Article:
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Subject:Re: Anthropomorphism is bad because... From:Janice Gelb <janice -dot- gelb -at- oracle -dot- com> To:techwr-l -at- lists -dot- techwr-l -dot- com Date:Wed, 23 Jun 2010 15:59:12 +1000
On 23/06/10 02:06 PM, Lauren wrote:
> On 6/22/2010 3:42 PM, Janice Gelb wrote:
>> I have no problem with a system "waiting." I have a
>> problem with implying that the system *knows* it's
>> waiting ("expects," "anticipates"), tapping its
>> foot impatiently, no doubt :->
> I think of the terms "expect" and "anticipate" as implying that the
> system may perform any number of processes in anticipation, er, of
> waiting with requirements, of data. My email program "expects" me to
> enter some text or characters in the email message window and then it
> expects me to click send or close the window and abort the message.
> While my program waits, it saves a draft of my message, which it
> overwrites during subsequent saves. If I click "send" and I have not
> entered text or characters in the message window, my email program will
> display a message window that I need to enter something in the message
> area or click, "OK," to send the message, anyway. There is an
> expectation here.
There is no expectation here on the part of your
email program. Your email program does not think.
It does not expect anything. When you click Compose,
a message window appears. Nothing else will happen
until you respond in some way. Developers have
programmed various responses to your behavior. If
you do a certain thing, the program will respond
a certain way. It doesn't "expect" anything. It
does not consider behavior from you that results
in sending a message as meeting an expectation or
behavior from you that does not result in sending
a message (trying to send a blank message, for
example) as not meeting an expectation. It merely
responds to what you provide to it.
> There is also an expectation in more complex systems that will perform
> more complicated processes in the event of bad data. Many systems
> include complex data handling programs that check or sometimes repair
> data for compliance with requirements. To say that a system "requires"
> data does not encompass systems that perform processes without user or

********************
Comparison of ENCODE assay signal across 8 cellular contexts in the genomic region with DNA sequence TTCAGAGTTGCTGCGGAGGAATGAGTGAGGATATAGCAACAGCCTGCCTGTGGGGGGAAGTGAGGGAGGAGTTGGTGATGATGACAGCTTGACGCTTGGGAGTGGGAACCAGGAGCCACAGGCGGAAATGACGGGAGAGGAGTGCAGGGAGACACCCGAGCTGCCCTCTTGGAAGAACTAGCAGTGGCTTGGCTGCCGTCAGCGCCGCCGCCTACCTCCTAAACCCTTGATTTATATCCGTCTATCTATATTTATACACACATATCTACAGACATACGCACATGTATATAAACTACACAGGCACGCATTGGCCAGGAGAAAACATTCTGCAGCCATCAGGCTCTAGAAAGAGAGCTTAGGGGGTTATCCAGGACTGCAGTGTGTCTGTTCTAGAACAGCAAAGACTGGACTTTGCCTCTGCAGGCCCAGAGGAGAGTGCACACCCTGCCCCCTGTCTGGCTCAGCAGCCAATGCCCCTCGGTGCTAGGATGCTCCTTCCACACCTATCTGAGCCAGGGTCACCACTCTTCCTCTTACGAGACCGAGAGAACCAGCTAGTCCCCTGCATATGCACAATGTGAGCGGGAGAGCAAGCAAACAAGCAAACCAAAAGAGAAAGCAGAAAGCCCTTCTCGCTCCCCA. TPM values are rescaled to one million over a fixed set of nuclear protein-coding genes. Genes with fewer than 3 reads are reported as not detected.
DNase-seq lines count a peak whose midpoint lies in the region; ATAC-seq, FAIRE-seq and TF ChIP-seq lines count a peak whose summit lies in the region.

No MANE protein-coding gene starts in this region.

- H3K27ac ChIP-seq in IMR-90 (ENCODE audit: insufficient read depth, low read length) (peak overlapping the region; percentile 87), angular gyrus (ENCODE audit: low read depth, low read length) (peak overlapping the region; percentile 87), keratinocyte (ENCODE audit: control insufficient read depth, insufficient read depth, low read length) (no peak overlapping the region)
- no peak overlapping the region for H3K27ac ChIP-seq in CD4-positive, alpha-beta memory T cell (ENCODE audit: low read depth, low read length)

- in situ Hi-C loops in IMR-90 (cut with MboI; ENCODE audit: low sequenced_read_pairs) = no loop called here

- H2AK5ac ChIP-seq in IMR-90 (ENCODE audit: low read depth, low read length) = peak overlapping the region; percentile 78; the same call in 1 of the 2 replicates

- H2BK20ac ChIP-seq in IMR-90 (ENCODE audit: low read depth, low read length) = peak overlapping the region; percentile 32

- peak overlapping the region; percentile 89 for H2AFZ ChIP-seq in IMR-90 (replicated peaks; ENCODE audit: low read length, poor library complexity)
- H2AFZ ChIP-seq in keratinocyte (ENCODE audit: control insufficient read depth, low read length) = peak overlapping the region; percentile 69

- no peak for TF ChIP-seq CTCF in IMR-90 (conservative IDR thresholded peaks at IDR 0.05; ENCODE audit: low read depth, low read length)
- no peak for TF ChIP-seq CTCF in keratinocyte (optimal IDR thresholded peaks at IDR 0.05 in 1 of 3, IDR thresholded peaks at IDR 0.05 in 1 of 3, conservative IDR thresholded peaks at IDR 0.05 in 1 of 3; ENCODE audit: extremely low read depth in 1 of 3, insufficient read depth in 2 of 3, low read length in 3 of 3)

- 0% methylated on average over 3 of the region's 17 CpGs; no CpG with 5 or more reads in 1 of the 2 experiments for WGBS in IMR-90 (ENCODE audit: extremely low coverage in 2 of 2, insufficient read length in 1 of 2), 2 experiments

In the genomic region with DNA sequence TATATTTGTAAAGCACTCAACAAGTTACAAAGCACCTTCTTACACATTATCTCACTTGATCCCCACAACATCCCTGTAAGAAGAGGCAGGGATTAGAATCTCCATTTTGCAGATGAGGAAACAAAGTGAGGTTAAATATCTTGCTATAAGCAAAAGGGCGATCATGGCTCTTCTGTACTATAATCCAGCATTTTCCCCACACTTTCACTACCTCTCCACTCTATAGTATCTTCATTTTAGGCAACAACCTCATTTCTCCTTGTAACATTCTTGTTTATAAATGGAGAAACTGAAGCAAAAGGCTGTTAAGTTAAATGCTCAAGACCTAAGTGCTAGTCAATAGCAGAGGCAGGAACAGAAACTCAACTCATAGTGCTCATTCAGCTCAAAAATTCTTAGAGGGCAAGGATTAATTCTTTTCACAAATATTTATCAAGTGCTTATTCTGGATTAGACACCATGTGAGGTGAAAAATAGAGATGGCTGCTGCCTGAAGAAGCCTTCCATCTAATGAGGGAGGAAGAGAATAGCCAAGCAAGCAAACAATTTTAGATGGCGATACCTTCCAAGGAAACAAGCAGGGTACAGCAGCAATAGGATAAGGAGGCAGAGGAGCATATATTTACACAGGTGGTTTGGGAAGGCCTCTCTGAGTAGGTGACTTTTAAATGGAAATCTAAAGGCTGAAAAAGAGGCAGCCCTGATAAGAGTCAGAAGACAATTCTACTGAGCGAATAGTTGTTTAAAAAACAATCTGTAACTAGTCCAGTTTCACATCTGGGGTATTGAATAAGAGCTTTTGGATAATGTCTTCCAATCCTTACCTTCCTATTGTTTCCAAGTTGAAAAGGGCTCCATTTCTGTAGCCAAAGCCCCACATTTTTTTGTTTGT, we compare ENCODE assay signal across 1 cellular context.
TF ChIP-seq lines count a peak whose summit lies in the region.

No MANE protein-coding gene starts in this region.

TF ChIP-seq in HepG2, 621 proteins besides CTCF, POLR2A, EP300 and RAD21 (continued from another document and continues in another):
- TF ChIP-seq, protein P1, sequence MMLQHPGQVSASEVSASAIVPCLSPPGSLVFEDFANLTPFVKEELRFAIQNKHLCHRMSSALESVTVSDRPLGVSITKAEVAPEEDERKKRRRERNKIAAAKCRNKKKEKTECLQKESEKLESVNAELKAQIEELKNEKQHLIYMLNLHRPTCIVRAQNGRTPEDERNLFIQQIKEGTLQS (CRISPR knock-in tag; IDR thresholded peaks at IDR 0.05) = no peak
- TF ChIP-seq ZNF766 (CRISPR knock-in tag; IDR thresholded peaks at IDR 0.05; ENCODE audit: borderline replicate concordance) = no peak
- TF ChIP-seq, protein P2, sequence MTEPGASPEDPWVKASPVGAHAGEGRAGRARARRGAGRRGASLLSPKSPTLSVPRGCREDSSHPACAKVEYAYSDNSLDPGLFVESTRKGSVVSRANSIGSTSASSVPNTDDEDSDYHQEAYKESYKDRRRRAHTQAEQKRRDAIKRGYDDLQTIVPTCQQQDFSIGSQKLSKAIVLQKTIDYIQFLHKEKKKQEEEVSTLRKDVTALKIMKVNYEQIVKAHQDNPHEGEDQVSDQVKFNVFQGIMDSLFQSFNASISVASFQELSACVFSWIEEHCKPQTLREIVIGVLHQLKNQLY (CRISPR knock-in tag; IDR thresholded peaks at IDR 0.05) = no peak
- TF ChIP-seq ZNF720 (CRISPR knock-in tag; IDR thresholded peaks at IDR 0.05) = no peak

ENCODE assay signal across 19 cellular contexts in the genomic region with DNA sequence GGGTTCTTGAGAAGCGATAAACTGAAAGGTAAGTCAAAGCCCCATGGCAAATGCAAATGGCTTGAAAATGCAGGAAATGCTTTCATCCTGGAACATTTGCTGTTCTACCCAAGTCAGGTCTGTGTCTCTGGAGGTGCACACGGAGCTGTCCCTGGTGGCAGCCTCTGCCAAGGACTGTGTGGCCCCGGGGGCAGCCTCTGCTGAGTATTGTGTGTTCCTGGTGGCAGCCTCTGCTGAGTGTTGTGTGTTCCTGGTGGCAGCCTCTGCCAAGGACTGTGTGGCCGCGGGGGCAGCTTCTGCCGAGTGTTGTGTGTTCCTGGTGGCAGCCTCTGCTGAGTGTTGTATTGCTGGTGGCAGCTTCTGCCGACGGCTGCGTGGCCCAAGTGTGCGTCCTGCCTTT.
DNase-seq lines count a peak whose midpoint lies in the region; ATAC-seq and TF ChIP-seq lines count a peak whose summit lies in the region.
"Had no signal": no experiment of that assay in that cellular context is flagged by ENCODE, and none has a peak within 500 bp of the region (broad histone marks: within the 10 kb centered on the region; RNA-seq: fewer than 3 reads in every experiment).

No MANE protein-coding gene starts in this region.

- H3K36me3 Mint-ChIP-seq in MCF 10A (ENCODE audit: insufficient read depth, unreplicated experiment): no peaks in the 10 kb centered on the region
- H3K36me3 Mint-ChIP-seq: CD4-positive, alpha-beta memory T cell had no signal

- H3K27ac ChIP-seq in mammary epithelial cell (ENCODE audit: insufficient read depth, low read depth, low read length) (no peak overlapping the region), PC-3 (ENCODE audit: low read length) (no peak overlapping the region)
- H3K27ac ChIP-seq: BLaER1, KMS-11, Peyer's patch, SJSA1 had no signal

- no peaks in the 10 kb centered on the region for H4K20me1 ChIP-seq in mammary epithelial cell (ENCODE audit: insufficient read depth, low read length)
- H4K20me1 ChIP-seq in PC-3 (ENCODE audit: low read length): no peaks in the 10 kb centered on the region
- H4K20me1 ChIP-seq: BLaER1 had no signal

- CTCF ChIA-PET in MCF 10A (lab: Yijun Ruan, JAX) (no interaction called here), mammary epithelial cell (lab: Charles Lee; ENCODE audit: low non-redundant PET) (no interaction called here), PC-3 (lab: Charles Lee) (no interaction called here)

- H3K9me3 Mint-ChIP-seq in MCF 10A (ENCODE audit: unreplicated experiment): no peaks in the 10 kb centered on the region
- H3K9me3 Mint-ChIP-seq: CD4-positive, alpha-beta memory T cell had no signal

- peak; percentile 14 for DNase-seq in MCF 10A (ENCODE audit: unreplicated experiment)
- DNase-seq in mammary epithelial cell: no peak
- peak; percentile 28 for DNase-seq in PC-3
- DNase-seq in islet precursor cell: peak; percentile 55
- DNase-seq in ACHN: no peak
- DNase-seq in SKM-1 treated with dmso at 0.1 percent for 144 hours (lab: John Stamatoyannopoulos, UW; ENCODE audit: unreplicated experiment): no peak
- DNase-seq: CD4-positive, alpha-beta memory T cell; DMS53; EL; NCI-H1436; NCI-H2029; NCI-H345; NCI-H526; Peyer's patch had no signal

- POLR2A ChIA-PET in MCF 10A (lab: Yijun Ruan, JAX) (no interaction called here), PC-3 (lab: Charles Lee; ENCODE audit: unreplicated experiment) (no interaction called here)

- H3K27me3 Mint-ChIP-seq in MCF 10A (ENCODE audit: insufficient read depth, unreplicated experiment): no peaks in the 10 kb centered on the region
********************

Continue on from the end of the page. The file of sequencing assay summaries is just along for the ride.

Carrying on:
> administrator intervention. Requirements are a part of these systems,
> but what about the automated processes that a failure to meet
> requirements will trigger?
Again, the program is only reactive. It
responds in certain ways to certain events.
> Strict avoidance of anthropomorphism tends to produce a language that
> treats non-humans as things devoid of functions independent of human or
> instinctive control. If I say that my dog expects a treat when I ask my
> dog to perform a trick, then my dog *does* expect a treat. The
> anti-anthropomorphist may say that the dog has been conditioned to
> accept a treat after performing a trick. Now it is easier to say that
> my computer, rather than my dog, does not "expect" certain data of a
> certain type because my computer requires human control in order to
Your dog is cognitive. It can reason. Computers can't.
> I think that, for
> lack of computer-specific terms, we need to use terms that convey more
> than what is conveyed by static anthropomorphistic terms. There are no
> middle-ground, computer system-specific terms that are easily understood
> by average computer users, so the terms "expect" and "anticipate" should
> probably take on new meaning in the field of computer systems.
I think that using anthropomorphic language for
systems is more confusing than helpful most of
the time, especially for inexperienced users.
It reinforces some of the crazier help-line
questions that you often see, where people are
convinced that the computer is deliberately
provoking them or not doing what they want on
purpose, even though they haven't clearly indicated
what they want in a way that the system can understand.
I think that the clearer we can be about how systems
and programs actually work, the more users might start
to understand how to interact most beneficially with them.
Janice Gelb | The only connection Oracle has with
janice -dot- gelb -at- oracle -dot- com | this message is the return address
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